Chicken Piccata Recipe (2024)



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Jemez Mama

A friend told me years ago that she saved the plastic liners from stuff like cereal and used it to pound meat/chicken breasts etc. The material used for these liners is really tough and a good way to reuse something before tossing it out! I've used them for years now, always keeping a couple rolled up in the drawer with my zip locks. I've used rolling pins, wine bottles and even the side of my meat tenderizer mallet to pound with and these bags have never split, leaked or anything.


Not sure if someone suggested this yet: Blanch the lemon slices before sauteeing them to get rid of the bitterness. I learned this technique from Melissa Clark: %20Search%20Recipe%20Card&pgType=search&rank=2


Yes! It is wonderful as well and just as delicious. I live in Alaska and have the luxury of fresh and fresh frozen halibut, ling cod and rockfish, etc. readily accessible. This recipe is tasty with all varieties as lemon and capers are perfectly paired with fish. I like to add a bit of Dijon mustard to the sauce as well and if making with chicken, mushrooms. I incorporate a dry wine as well as chicken broth to the sauce. Eat more fish!

kathy g

A delicious, easy, quick, recipe everyone should have as an option. We followed the recipe exactly except added a bit of white wine to tone down the lemon, and added crispy browned sliced garlic as a finish. We started out thinking we’d do NYT chicken francese but too many steps/time, involved a (workout-sabotaging) fried coating and too many controversies in the comments. Glad we landed here instead. Served with angel hair pasta and NYT Caesar salad, full tilt with 8 anchovies. Perfect.


I like the tip from others to use the zest instead of lemon slices - I’ve made it the latter way for years, but agree the use of zest is better and removes potential for bitterness.Strongly suggest, off heat at the end, whisking two tablespoons of chilled, diced butter into the sauce. Much enriches it and some would consider it original to the recipe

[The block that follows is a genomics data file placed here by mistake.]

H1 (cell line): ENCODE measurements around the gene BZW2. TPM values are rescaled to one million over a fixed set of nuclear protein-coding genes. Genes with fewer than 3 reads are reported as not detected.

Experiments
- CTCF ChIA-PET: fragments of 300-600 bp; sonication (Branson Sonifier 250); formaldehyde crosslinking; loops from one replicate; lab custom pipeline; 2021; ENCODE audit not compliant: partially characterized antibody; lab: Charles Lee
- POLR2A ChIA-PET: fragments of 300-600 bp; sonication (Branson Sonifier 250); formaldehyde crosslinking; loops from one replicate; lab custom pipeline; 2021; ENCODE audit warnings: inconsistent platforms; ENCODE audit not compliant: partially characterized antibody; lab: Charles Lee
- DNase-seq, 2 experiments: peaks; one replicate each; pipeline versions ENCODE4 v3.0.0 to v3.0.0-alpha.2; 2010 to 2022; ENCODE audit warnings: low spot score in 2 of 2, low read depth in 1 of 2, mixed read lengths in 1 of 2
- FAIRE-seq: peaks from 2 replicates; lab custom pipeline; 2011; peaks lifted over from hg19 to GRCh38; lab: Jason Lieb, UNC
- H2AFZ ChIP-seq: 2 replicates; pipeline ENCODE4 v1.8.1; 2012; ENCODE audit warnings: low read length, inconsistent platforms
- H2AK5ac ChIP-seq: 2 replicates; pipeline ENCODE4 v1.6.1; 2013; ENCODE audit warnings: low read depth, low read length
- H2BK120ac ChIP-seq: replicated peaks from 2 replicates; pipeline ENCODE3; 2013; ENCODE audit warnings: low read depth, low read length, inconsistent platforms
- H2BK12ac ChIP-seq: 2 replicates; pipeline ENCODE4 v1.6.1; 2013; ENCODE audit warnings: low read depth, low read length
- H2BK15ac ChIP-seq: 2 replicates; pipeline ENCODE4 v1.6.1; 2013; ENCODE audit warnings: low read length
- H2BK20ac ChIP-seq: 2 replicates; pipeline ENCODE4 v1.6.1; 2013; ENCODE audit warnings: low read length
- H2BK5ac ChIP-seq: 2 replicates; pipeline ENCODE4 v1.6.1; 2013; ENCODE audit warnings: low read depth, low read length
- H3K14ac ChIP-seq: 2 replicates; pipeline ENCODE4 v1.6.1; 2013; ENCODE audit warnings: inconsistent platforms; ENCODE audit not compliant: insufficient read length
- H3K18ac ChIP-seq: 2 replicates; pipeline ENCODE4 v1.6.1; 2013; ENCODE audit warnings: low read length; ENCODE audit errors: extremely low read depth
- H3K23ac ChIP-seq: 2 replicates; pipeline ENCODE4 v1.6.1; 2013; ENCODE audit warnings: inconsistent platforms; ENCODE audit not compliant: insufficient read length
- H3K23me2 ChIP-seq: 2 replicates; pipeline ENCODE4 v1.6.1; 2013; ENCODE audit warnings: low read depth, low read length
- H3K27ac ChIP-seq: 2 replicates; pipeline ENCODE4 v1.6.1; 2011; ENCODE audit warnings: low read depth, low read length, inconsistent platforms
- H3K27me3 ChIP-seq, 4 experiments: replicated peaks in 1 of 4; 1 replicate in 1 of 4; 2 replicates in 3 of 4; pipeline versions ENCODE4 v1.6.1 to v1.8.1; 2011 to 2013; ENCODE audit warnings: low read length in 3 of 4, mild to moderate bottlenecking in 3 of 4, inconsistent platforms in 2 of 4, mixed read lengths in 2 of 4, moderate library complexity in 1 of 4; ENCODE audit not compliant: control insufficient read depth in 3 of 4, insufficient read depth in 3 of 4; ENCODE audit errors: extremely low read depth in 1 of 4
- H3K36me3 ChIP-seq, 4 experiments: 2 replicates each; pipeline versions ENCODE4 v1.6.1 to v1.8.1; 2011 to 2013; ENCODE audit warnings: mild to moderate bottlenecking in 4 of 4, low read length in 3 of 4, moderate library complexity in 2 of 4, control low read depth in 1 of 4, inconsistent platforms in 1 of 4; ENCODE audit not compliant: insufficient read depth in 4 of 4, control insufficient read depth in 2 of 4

No, no, no to wax's a petroleum product. You don't want that in your food.


Incorporated more or less the most frequent suggestions: pounded 2 (big) chicken breast in a ziploc bag to make them an even thickness, used Meyer lemon, zested the lemon instead of the slices, used some white wine along with the broth (roughly 50/50 of the liquid used), added some garlic to the butter sauce at the end, and it was GREAT.I was also generous with the Meyer lemon juice, and put the chicken back into the sauce at the end for a min or two. Forgot parsley (guess it was unnecessary).


The first time I made this I thought it was good, but not particularly memorable. Last night I made it again and I used a whole sliced lemon and the juice of a whole lemon with an extra dash of chicken stock and an extra tablespoon of butter in the last step. That extra flavor blast made it delectable. I wanted to just drink the sauce!

sara alexander

Ah! This is one of my favorite recipes with just a few changes. I usually use 1/2 cup of white wine (any old white wine that has been laying around in the frig forever in my 'cooking wine' bottle) in place of chicken stock and I use a full 1/3 cup of juice from a lemon. It does work to use less butter and oil (this NYT recipe calls for 3T olive oil, mine calls for 5T) but you just end up with less sauce. I like to serve it with thin spaghetti. Its a "winner winner chicken dinner".


1) used 2 thighs which I pounded to be evenish, made the sauce with half the fat. Used lemon zest instead of slices which gave great flavor. 2) used boneless, thighs without skin -- seasoned, floured and sautéed then put in a 350 oven while I finished the sauce - lovely. 3) Added white wine to deglaze pan, lightly floured chicken, not dredged. Added sautéd diced garlic and shallot. No lemon peel...just juice. Thickened sauce with small amount of flour and served over angel hair pasta.


Replace half the broth with a white wine (any kind), for a touch of color throw a few red peppercorns in with the lemons. Use Myer lemons instead of the pithy traditional kind, cut them very thin. Works with flounder and veal as well - a good all purpose go to dish.